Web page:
Monday, September 29, 2014

Folk of the Air

A common cabbage white butterfly sips nectar from the flowers of a mint plant. All photos @ 2014 S. Guldimann

Fly, white butterflies, out to sea,
Frail pale wings for the winds to try,
Small white wings that we scarce can see

Here and there may a chance-caught eye
Note in a score of you twain or three
Brighter or darker of tinge or dye.

Some fly light as a laugh of glee,
Some fly soft as a low long sigh:
All to the haven where each would be
—Algernon Charles Swinburne, Envoi, 1883

Early autumn is the season of butterflies in Malibu, and this year, even with the devastating drought, Swinburne's frail pale wings are visible everywhere. While everyone is familiar with the orange and black splendor of the monarch and the great gold and black swallowtails, there are numerous smaller butterflies adrift in gardens and open space that are less well known, but no less remarkable than their larger, showier relations.

One of the first posts on the Malibu Post Blog was about monarchs, and I wrote a short piece about some of the more common local butterflies for the Malibu Surfside News in July of 2014, but there is a bewildering array of butterfly species in Malibu and the Santa Monica Mountains and the area may still be home to localized species that have never never been identified or even named.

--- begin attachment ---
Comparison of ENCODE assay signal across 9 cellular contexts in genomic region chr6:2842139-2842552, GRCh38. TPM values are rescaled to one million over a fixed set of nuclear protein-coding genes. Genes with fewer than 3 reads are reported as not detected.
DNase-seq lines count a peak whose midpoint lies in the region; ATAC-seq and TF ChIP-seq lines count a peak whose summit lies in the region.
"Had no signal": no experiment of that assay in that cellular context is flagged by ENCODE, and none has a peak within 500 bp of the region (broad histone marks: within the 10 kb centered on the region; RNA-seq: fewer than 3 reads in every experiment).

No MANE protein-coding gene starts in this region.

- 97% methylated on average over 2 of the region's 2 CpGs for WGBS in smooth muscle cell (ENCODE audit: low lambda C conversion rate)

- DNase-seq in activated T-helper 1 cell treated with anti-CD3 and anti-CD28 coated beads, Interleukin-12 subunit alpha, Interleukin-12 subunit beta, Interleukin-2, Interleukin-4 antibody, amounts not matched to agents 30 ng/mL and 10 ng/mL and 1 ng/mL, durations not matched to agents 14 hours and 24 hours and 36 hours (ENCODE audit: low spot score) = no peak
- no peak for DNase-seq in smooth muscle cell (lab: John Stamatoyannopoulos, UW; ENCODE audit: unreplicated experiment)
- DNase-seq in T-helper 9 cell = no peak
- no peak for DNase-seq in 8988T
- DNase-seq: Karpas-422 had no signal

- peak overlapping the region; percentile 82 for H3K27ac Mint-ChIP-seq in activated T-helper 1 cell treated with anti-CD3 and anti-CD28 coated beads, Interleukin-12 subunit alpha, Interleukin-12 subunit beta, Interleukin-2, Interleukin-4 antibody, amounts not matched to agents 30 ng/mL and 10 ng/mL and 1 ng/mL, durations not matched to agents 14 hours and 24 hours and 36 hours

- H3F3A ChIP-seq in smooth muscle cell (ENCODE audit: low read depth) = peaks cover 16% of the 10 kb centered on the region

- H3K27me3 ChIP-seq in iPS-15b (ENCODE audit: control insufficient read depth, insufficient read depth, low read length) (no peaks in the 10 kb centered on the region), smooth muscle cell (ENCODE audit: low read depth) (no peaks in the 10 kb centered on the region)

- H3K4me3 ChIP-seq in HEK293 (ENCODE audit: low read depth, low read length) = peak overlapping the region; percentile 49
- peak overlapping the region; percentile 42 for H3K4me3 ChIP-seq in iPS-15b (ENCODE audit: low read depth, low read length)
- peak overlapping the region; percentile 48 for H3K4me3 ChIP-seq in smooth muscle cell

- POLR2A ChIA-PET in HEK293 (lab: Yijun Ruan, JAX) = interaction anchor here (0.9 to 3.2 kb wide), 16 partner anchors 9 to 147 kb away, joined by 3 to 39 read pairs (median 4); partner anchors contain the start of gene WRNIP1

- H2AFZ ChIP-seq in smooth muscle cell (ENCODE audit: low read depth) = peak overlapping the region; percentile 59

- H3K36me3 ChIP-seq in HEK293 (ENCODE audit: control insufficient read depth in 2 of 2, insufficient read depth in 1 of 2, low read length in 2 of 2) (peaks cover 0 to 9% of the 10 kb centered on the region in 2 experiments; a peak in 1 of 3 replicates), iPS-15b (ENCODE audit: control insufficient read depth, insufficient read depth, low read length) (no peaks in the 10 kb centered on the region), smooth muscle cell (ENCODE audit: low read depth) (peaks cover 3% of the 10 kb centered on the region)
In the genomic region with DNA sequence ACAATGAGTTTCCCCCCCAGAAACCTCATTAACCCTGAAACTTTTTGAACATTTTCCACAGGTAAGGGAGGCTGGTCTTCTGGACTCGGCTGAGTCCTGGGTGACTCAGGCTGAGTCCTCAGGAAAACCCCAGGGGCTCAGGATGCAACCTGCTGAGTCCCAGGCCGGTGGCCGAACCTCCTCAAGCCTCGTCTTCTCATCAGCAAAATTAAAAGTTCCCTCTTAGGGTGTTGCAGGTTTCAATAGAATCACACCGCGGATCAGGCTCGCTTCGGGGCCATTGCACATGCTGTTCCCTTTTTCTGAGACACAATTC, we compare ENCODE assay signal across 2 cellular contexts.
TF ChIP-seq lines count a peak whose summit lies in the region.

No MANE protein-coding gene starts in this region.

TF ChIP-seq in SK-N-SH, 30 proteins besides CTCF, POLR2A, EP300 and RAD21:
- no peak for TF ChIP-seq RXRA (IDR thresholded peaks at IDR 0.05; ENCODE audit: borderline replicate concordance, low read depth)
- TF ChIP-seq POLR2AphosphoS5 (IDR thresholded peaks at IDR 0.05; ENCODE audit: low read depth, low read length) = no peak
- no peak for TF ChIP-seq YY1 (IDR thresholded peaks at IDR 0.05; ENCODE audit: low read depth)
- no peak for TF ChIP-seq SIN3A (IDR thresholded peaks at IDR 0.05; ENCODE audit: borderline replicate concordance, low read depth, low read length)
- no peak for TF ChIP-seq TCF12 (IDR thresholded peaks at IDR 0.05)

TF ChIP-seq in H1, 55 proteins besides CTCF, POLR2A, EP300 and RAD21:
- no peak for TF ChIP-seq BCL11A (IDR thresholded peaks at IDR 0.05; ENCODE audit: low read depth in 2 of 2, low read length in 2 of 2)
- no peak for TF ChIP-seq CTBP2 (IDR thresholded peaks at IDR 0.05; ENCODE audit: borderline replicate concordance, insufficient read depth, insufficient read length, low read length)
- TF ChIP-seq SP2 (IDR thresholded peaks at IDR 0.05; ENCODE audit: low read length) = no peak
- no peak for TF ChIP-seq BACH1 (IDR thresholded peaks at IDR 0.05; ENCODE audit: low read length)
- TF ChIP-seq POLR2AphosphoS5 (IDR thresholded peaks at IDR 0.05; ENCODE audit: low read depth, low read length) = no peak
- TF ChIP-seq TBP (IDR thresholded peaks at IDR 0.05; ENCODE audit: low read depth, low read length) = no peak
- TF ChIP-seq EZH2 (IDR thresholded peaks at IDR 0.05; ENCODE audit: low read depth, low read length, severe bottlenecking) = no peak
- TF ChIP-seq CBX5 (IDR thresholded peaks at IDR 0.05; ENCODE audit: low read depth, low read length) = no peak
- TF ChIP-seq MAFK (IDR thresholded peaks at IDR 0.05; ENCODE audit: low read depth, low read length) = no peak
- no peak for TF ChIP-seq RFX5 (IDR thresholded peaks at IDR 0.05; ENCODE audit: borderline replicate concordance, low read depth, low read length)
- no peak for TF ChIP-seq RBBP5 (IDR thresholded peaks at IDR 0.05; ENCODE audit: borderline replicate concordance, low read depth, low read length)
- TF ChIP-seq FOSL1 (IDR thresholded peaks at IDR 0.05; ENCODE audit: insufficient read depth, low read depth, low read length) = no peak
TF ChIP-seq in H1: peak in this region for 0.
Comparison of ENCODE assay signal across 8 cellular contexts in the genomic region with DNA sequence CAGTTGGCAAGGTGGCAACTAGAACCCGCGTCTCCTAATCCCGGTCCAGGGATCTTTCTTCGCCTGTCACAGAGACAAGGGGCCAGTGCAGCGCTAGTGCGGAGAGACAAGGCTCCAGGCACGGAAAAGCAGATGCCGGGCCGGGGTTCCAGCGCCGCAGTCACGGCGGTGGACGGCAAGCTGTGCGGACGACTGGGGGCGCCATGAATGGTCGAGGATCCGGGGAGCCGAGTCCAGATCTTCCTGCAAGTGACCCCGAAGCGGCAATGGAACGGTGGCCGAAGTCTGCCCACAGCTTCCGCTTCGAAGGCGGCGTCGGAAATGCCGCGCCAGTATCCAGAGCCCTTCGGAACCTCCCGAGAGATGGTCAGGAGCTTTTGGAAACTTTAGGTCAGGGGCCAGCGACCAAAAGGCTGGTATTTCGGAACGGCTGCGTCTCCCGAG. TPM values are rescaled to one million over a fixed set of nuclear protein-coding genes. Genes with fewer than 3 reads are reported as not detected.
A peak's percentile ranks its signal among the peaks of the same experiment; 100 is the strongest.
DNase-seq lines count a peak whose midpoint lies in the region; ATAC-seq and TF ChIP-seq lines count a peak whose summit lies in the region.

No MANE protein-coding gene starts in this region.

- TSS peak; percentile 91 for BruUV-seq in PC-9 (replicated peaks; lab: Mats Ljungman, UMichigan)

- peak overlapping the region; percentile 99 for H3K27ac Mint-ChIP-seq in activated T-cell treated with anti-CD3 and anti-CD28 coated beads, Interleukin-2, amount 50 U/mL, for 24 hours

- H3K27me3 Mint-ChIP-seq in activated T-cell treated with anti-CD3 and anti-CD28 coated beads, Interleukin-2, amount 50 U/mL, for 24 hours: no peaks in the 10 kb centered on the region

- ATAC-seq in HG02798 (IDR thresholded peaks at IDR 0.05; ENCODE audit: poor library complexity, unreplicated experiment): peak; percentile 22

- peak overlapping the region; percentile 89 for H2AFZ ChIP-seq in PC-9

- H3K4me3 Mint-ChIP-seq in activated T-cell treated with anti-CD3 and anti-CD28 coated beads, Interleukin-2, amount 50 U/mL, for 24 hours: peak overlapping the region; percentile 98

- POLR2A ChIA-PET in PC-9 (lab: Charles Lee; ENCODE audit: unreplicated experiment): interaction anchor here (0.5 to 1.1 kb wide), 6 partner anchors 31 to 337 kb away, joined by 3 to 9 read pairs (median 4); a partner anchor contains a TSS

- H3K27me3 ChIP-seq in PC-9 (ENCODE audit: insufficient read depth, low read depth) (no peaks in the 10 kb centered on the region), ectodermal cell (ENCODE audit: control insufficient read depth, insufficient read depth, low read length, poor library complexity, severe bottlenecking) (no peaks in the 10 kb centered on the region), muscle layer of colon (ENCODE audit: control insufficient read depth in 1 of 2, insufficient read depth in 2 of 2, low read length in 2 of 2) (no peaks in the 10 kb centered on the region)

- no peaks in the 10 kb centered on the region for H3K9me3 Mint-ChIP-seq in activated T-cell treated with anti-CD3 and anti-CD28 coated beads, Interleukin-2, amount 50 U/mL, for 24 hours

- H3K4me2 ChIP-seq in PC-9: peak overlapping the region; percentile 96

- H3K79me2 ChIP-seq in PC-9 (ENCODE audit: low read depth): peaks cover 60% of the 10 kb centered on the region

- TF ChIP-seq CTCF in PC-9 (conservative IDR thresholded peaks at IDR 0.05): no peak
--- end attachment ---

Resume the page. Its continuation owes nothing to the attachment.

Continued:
I'm still learning about the common "backyard" species. Most of us know them by sight, but it's nice to know the names of the neighbors. Here are a few species we see frequently in our garden here at the Post.

A Lorquin Admiral, Limenitis lorquini suns itself on a dead mugwort twig. This is a spectacular medium-sized butterfly with black and orange markings on its upper wings. However, this one refused to open its wings. Lorquin admiral caterpillars depend on willows and cottonwood trees for their host plants, but the adults are attracted to many types of flowers and are sometimes observed feeding on animal dung or even bird droppings. Butterflies need the sun to regulate their body temperature. They are most active on warm, sunny days. Late morning and early afternoon in Malibu, when the morning marine layer has burned off, is the best time to look for butterflies.